Nelarabine is a water-soluble pro-drug of arabinosylguanine (ara-G), a nucleoside metabolic inhibitor, indicated for the treatment of patients with T-cell ALL and T-cell lymphoblastic lymphoma [61]. The ara-G enters leukemic cells via ENT1 and ENT2 [104]. Evidence from bone marrow/peripheral blood samples from 96 pediatric acute leukemia patients untreated suggested that ara-G resistance could be mediated by a lower expression of ENT1 and ENT2 [103]. An in vitro study found that SLC29A1 gene expression levels were highly associated with ara-G sensitivity in human T-ALL cell lines [104]. Neurotoxicity, the main adverse effect of nelarabine, requires the uptake of the drug into the neuronal cells; however, ENT’s tole in elucidating this toxicity is unknown [131].

6. Pyrimidine Nucleoside Analogues


Cytarabine is indicated in ALL and chronic myeloid leukemia (CML); bone marrow suppression is the most prominent adverse effect [61]. ABCC4 is abundantly expressed in myeloid cells, where it facilitates the efflux of cytarabine and its monophosphorylated metabolite. ABCC4-mediated efflux plays a protective role against cytarabine-mediated insults in leukemic and host myeloid cells, thereby decreasing myelotoxicity [109]. Among the other members of the ABCC family, the expression of ABCC3 (MRP3) was shown to influence treatment in childhood AML, although the study did not demonstrate direct transport of the cytarabine metabolite [106]. Cytarabine is also a substrate of ABCC10 (MRP7) [79] and ABCC11 (MRP8) [132]. Further, high ABCC11 expression has been associated with a low probability of overall survival (OS) in AML adults, and should be evaluated in children of different age groups [132].
The ABCB1 TTT haplotype was related to OS, relapse-free survival (RFS) in Chinese patients with AML who received anthracycline and cytarabine [107]. However, a meta-analysis did not find conclusive results linking ABCB1 expression to OS in AML [108]. A study among 282 pediatric cases of AML that assessed event-free survival (EFS) and the OS effects of standard and high-dose induction with or without cyclosporine found that no significant survival benefit was observed; overexpression was rare (14%) in this pediatric population [133].
Similar to other nucleoside derivatives, cytarabine enters the cells via ENT1 (SLC29A1) [105], and low uptake predicts poor response [134]. FLT3 tyrosine-kinase receptor expression regulates hENT1 activity and, hence, the sequence of administration of cytarabine and FLT3 inhibitors, such as sorafenib, is important. The cytotoxicity of cytarabine is lower when cells are first exposed to FLT3 inhibitors, probably due to the decreased hENT1 activity [135]. An ENT1-independent pathway occurs via OCTN1 (SLC22A4; ETT). Its low expression in leukemic cells is a strong predictor of poor survival in multiple cohorts of patients with AML treated with cytarabine-based regimens [109]. An evaluation of 103 patients with AML showed that reduced expression of SLC29A1 was significantly associated with reduced cytotoxicity [136]. SLC28A3 (CNT3) may also be involved in cytarabine transport [106]. Given the role of transporters, one may assume their role in the toxicities can be seen with cytarabine treatment, especially when combined with alkylating agents.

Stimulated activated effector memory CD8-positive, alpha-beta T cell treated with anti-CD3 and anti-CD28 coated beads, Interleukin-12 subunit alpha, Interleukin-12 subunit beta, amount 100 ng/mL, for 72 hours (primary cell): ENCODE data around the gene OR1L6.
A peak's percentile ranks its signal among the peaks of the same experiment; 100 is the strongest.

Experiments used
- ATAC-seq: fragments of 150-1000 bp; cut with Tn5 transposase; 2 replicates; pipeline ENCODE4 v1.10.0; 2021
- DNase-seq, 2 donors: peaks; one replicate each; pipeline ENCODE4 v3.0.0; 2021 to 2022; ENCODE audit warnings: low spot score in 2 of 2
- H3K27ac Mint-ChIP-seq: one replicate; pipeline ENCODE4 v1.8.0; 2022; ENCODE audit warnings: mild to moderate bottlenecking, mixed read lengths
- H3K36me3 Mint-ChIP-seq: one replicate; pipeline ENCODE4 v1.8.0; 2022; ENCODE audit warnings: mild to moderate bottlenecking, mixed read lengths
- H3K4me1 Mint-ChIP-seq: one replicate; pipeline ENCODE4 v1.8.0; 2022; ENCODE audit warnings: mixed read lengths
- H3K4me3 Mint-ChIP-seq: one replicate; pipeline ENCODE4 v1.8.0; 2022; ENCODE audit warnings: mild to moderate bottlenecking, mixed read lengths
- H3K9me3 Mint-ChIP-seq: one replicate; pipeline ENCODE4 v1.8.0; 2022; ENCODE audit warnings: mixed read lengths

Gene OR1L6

7. Folate Antagonist


Bone marrow suppression, hepatic and renal injury due to methotrexate (MTX) are dose-limiting adverse effects in ALL patients. High variability has been found in intracellular methotrexate (MTX) polyglutamate forms, which influences the drug response. ALL children with a relatively lower expression of SLC19A1 compared to ABCC1 and ABCC4 in leukemic cells exhibited a poor response to high-dose MTX [75]. These transporters determine the drug’s accumulation in the cancer cells. ABCC4 and ABCG2, present in leukemic cells, efflux both MTX and its polyglutamate forms and decrease the response in childhood ALL [137].
SLCO1A2 cellular uptake transporter, rs4149009 G>A polymorphism, is associated with delayed MTX elimination [72]. However, several cellular influx transporters located in hepatocytes and renal tubular cells may be responsible for the DDIs seen with MTX. For example, dasatinib inhibits the transporter SLCO1B1 and causes a delay in MTX clearance [73]. A study in Turkish ALL children showed that carriers of variant alleles in SLCO1B1 rs4149056 and rs11045879 had a lower tolerance [124]. SLCO1B1 is a sinusoidal transporter that mediates the liver’s elimination of MTX; it is an important determinant of methotrexate pharmacokinetics and clinical effects [138]. The most clinically concerning adverse reaction to high-dose MTX is acute kidney injury, with a high incidence of 2–12% and a mortality rate of 4.4%. The SLC22A6 (OAT1) and SLC22A8 (OAT3), present on the basolateral membrane, and ABCC2 (MRP2) and ABCG2 (BCRP), present on the apical membrane, are responsible for the clearance of MTX. Inhibitors of these transporters or dysfunctional variants in these transporter genes can delay MTX clearance and predispose one to toxicity [57]. The drug interaction involving hOAT1 (SLC22A6) and hOAT3 (SLC22A8), responsible for renal tubular methotrexate secretion, has also been described in a Japanese patient with Hodgkin’s disease [70].
Free MTX is exported from the cell through ABCC1–5, ABCC10, and ABCG2 transporters, and a number of studies have found that SNPs in genes coding these transporters are associated with MTX toxicity [71,102,139,140,141,142]. Further, a higher concentration of MTX polyglutamates in plasma has been attributed to ABC transporters [143].